The enneagram type seven is known for entertaining. Jamie does this with his sense of humor (which is one of the things that Claire loves about him). His ease of character allows him to be who he needs to be in any given group or situation.

Jamie is a friend to all. “The more the merrier,” is his mentality. He is beloved by his comrades because he treats them with respect. Everyone is valuable.

However, the visionary force of a type seven is hard to stop. When they are determined, nothing can get in their way, and they can sometimes lack empathy. When limits are pressed upon them, they push back with great stubbornness, as we see frequently with Jamie’s character.

Type sevens also have a way of spinning things optimistically and anticipating the future. No matter what is going on, a seven can reframe it in a positive light in order to digest the situation better. This type doesn’t want to feel boxed in or controlled, and will do almost anything to avoid this. Instead of feeling great pain, sevens use their incredible headspace to either avoid or view it in a different light.

Captain Jack Sparrow (Pirates of the Caribbean)

Even though Jack Sparrow is a deceiving, thieving pirate, there is just something likable about him. His charisma, charm, and humor draw us in the way a type seven naturally does. He is nothing if not entertaining. Jack loves a well played trick, or joke especially when he’s the last one laughing.

Sevens also can’t get enough of life…

This can be interpreted in several ways. Living forever is the ultimate dream, as is part of the theme of the famous pirate. He also brings an intensity of spirit, wanting to enjoy all the things worth living for.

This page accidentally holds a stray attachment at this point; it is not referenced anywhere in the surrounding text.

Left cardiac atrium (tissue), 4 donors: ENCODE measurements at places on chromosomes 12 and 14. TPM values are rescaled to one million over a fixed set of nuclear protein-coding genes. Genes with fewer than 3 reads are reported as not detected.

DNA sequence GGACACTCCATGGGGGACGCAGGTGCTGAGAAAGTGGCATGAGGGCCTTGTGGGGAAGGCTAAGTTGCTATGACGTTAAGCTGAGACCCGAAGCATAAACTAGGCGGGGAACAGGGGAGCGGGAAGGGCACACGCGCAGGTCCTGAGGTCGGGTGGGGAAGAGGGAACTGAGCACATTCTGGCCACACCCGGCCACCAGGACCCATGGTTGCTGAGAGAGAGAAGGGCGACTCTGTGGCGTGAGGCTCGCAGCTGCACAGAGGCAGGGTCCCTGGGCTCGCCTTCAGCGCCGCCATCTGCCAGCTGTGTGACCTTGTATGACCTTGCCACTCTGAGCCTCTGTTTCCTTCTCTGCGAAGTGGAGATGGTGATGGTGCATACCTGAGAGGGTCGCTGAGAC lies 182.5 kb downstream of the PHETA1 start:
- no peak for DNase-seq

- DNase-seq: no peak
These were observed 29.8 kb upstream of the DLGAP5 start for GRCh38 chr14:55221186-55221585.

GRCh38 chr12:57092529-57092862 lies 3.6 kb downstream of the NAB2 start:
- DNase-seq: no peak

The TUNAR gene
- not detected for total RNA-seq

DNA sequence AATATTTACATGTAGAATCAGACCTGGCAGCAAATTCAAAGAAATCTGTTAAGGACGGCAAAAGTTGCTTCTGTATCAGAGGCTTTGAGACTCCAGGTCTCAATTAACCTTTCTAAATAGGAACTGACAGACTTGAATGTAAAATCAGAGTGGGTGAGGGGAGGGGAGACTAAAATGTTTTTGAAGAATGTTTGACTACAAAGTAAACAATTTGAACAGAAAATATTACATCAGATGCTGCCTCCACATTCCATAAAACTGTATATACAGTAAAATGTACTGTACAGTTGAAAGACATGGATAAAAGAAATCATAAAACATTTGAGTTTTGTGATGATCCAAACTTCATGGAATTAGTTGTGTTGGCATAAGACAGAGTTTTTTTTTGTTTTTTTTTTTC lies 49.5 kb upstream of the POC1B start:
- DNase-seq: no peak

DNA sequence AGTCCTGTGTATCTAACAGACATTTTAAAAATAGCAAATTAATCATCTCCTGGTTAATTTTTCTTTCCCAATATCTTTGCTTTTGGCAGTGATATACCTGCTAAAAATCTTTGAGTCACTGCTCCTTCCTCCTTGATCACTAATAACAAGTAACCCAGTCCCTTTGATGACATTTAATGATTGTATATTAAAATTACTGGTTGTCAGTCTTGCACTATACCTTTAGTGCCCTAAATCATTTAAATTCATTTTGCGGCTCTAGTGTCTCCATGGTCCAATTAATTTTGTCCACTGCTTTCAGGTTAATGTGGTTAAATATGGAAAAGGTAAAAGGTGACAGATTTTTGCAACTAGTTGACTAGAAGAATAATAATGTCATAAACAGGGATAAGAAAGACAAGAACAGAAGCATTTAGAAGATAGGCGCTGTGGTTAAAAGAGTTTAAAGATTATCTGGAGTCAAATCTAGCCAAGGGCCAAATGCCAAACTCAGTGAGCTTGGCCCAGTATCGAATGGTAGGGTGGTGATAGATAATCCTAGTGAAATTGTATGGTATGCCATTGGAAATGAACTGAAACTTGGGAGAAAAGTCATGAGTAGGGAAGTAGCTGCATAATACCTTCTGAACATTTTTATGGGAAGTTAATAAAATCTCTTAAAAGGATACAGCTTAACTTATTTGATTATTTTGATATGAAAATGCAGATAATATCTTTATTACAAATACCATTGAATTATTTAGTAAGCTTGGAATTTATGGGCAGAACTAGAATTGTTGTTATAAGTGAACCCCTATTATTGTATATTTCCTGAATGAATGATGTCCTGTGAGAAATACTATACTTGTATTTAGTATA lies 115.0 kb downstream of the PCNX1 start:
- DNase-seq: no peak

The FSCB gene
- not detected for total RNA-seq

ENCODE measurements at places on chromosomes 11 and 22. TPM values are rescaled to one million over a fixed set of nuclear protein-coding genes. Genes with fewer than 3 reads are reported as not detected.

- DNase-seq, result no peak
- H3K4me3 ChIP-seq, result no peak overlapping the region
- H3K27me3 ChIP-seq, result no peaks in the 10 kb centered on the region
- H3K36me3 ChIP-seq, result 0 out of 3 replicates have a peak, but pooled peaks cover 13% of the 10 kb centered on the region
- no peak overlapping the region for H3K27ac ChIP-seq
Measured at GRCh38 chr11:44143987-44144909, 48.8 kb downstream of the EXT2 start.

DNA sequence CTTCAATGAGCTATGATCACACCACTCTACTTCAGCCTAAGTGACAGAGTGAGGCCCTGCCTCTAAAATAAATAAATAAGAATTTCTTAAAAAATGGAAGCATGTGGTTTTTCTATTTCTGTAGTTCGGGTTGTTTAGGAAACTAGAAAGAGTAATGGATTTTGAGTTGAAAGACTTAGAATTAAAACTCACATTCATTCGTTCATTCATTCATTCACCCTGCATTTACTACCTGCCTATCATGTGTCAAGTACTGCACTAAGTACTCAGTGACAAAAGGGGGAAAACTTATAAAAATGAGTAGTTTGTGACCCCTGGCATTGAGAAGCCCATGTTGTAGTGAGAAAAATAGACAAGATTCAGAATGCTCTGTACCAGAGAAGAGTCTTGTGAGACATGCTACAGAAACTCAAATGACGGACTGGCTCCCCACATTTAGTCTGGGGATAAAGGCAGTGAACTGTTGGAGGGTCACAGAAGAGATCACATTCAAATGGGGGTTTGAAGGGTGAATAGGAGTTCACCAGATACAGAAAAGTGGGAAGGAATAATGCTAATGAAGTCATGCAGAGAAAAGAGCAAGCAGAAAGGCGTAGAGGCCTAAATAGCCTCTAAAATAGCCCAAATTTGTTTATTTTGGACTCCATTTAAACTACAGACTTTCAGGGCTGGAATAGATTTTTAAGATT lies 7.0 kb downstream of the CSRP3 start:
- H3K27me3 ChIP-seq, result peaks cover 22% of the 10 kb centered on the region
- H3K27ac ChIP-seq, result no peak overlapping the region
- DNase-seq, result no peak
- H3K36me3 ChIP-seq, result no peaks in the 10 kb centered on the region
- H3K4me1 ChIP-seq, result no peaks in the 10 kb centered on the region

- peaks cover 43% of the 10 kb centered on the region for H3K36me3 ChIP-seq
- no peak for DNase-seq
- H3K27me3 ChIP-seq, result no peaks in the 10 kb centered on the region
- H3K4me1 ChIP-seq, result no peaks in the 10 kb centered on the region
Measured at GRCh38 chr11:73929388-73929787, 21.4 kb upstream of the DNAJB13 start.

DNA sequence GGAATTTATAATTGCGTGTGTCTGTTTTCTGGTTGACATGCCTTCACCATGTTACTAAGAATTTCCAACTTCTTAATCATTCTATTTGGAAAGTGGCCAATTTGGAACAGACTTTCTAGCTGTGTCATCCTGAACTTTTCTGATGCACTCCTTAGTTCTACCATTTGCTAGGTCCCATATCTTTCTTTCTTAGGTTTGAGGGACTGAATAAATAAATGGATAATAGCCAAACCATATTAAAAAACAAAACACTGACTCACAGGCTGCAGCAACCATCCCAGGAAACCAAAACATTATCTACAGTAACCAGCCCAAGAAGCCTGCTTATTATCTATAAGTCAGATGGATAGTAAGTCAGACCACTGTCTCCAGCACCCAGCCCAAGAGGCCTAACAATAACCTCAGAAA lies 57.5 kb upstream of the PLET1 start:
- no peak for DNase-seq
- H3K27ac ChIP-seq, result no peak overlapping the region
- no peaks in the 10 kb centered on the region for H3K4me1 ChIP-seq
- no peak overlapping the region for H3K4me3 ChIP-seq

Furthermore, type sevens are known for their ability to think quickly, using wit whenever possible. Jack Sparrow uses this super power to get out of many sticky and dangerous situations. He would rather negotiate using his mind than risk physically fighting.

This brings us to another point. Sevens classically avoid pain. Usually physical pain is not the problem, it’s that twisted tormenting emotional pain they can’t stand. This is what makes sevens feel slippery. When there is pressure, attempted control, or force of any kind put on them emotionally, they find a way out.

Type sevens, like Jack, are constantly moving on to the next thing. They are both easily distracted and easily delighted. “Ooh… something fun and shiny is over there, let’s go that way!” Or “ahh, this is the most delicious drink I have ever tasted… life is bliss.” This focus on the future is also a way to avoid feeling the present.

What do sevens value most?

Freedom

“Wherever we want to go, we go. That’s what a ship is, you know. It’s not just a keel and a hull and a deck and sails. That’s what a ship needs. But what a ship is… what the Black Pearl really is… is freedom”

-Jack Sparrow

Enneagram type sevens love possibilities. They are grand visionaries, and adventurers. Jack Sparrow gives us a nice glimpse at what this type might look like as a character.

Thank you for reading! I hope you enjoyed these fictional enneagram type seven examples.

Grab this overview of the enneagram type 7 below!

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We don’t talk about ANGER!

If you have young kids at home, you’ve probably seen the new Disney movie, Encanto. It’s a great movie all about a family who each possess a different magical gift. Surprisingly, I’m not going to relate this awesome theme to our different enneagram gifts (though I definitely could)! There is a song from this movie that will get stuck in your head called, “We don’t talk about Bruno.” It got me thinking… we don’t talk about ANGER!

We don’t talk about anger